Yogurt Chia Pudding With Blueberry Compote

Yogurt Chia Pudding With Blueberry Compote
Stephanie Lang, MS, RDN, CDN
Total Time 10 min
Prep 10 min, Cook 0 min
Yield 2 servings (254 calories each)

When the blueberries in this recipe cook down with just a touch of sugar, they develop a deep, sweet flavor that complements the tart Greek yogurt.

Blueberries and other dark colored fruits and vegetables are rich in phytochemicals, naturally occurring plant (phyto, in Greek) chemicals, particularly anthocyanins and polyphenols. These phytochemicals may reduce risk of cancer and other conditions like heart disease, so aim to include dark blue and purple fruits and vegetables in your diet at least three days a week to reap the benefits.

Additionally, the chia seeds in this recipe make it a healthier treat. They are a great vegetarian source of essential omega-3 fatty acids, which may help reduce inflammation in the body. Between the berries, chia seeds, and Greek yogurt, you've got a sweet inflammation-busting dish to enjoy for breakfast, dessert, or as a snack.

Ingredients

  • 1 cup blueberries, fresh or frozen
  • 1 tablespoon sugar
  • 1/4 cup chia seeds
  • 2/3 cup fat-free or low-fat plain Greek yogurt
  • 2/3 cup water

Preparation

1. For the compote: In a medium saucepan, combine the blueberries and sugar and cook over medium heat, stirring occasionally, until the berries just begin to soften and release their juices. Remove from heat and let stand and cool to room temperature. Once cool, place into a jar, seal the lid and store in the refrigerator until ready to use.

2. For the chia mixture: Combine chia seeds, yogurt and water in one large or two smaller jars.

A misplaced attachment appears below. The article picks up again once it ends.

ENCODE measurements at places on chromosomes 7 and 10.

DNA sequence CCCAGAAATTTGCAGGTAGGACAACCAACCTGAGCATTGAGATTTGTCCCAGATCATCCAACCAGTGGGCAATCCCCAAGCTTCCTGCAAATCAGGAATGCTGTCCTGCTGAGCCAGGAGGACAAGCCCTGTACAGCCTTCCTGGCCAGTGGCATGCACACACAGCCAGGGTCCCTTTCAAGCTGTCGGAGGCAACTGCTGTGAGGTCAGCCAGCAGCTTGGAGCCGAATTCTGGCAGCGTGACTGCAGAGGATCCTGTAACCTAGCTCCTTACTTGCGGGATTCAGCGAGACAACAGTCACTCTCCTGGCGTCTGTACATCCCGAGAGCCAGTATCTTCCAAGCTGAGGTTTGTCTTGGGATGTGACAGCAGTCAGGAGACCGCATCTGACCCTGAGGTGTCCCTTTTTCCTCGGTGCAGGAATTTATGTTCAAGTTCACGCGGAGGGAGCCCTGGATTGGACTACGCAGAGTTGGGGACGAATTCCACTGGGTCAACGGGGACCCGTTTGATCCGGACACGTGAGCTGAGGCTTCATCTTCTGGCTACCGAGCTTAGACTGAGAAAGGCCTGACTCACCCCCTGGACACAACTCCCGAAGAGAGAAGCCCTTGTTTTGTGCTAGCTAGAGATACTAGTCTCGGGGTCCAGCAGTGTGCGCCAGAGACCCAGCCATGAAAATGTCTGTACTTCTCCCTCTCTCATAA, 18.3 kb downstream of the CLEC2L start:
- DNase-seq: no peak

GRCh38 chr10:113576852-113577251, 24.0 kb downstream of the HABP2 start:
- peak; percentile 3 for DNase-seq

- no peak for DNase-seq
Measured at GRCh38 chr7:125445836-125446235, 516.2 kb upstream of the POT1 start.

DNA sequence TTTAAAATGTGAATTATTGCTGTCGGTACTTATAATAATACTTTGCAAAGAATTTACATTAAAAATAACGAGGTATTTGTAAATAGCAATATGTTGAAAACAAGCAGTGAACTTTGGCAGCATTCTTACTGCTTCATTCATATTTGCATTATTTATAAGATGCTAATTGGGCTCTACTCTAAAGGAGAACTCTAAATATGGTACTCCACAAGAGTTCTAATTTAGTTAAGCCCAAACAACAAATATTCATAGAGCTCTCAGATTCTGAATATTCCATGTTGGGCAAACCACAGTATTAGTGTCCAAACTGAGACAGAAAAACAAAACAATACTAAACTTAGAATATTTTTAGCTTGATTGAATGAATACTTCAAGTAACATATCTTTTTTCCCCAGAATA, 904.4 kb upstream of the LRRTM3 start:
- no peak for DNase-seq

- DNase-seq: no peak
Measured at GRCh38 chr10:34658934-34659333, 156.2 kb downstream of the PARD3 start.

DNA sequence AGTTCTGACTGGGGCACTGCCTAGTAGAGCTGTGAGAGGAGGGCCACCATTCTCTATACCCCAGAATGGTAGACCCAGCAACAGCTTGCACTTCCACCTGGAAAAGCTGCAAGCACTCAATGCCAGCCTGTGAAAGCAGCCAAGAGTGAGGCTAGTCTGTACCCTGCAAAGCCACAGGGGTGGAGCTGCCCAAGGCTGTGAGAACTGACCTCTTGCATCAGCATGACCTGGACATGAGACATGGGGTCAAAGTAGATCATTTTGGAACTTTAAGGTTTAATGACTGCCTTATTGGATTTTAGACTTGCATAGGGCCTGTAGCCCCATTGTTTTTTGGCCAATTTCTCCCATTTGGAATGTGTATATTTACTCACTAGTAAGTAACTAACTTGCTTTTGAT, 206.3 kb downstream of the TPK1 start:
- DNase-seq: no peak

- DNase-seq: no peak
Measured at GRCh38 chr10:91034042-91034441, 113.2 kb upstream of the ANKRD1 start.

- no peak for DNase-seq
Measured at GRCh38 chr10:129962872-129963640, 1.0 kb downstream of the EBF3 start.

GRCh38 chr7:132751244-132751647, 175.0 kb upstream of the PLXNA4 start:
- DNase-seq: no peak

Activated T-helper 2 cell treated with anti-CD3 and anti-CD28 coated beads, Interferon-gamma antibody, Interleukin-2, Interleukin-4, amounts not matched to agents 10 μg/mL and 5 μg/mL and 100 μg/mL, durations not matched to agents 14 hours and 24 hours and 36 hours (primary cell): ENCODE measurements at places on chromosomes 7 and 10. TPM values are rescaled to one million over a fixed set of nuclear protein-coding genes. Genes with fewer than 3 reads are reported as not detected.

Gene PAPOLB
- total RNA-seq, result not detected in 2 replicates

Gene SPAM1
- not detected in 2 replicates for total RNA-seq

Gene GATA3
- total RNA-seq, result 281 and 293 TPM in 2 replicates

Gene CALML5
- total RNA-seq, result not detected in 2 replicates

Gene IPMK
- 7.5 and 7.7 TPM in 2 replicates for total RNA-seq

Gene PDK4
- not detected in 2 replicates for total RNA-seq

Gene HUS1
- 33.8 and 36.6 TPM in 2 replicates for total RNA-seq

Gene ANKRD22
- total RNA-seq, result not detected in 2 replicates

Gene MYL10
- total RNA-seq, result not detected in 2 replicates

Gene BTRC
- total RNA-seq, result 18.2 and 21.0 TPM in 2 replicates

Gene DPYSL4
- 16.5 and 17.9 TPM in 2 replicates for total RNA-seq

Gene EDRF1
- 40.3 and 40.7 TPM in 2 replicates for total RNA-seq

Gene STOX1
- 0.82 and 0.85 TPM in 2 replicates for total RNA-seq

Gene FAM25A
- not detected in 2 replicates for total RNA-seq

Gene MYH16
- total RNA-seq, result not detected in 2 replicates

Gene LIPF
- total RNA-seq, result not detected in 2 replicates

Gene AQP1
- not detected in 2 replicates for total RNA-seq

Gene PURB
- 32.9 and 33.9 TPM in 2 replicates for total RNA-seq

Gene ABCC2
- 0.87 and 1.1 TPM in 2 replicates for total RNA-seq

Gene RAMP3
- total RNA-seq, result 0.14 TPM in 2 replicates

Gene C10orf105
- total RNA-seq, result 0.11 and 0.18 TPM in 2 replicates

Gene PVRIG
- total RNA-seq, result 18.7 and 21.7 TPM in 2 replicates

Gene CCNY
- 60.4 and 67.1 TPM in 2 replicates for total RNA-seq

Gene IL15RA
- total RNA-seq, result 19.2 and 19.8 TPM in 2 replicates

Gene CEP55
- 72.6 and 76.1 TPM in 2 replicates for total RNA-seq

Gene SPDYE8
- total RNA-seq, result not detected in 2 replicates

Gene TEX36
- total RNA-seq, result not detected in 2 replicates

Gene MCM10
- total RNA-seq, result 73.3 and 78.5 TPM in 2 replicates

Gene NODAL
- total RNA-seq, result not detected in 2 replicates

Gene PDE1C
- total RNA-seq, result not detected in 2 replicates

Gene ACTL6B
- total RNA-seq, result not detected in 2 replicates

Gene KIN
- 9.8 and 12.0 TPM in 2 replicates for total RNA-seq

Stir, let sit for 5 minutes, then stir again, screw on the lid(s) and place in the refrigerator overnight.

3. The next morning, scoop the chia mixture into a bowl and top with half of the compote, or layer the chia mixture and compote in the jar.

Ingredient Variations and Substitutions

You're not limited to blueberries for this recipe. Try it with cherries, blackberries, raspberries, or even chopped plums instead for a berry-good twist. All of these berries and dark colored fruits provide natural sweetness and contain the same anthocyanin and polyphenol antioxidant properties as blueberries. Plus, the calorie count isn't all that different.

Cooking and Serving Tips

During the summer months, berries are at at their peak season and it is best to use fresh berries. However, the rest of the year when berries are not readily grown, aim to use frozen berries. Frozen berries are a beneficial type of processed food—they're typically frozen at the height of their ripeness so as to preserve their cancer-fighting properties and delicious flavor all year long.

And if you want to enjoy this treat all week long, go ahead and double or quadruple the recipe, prepare everything on one night, and divide into individual grab-and-go containers.

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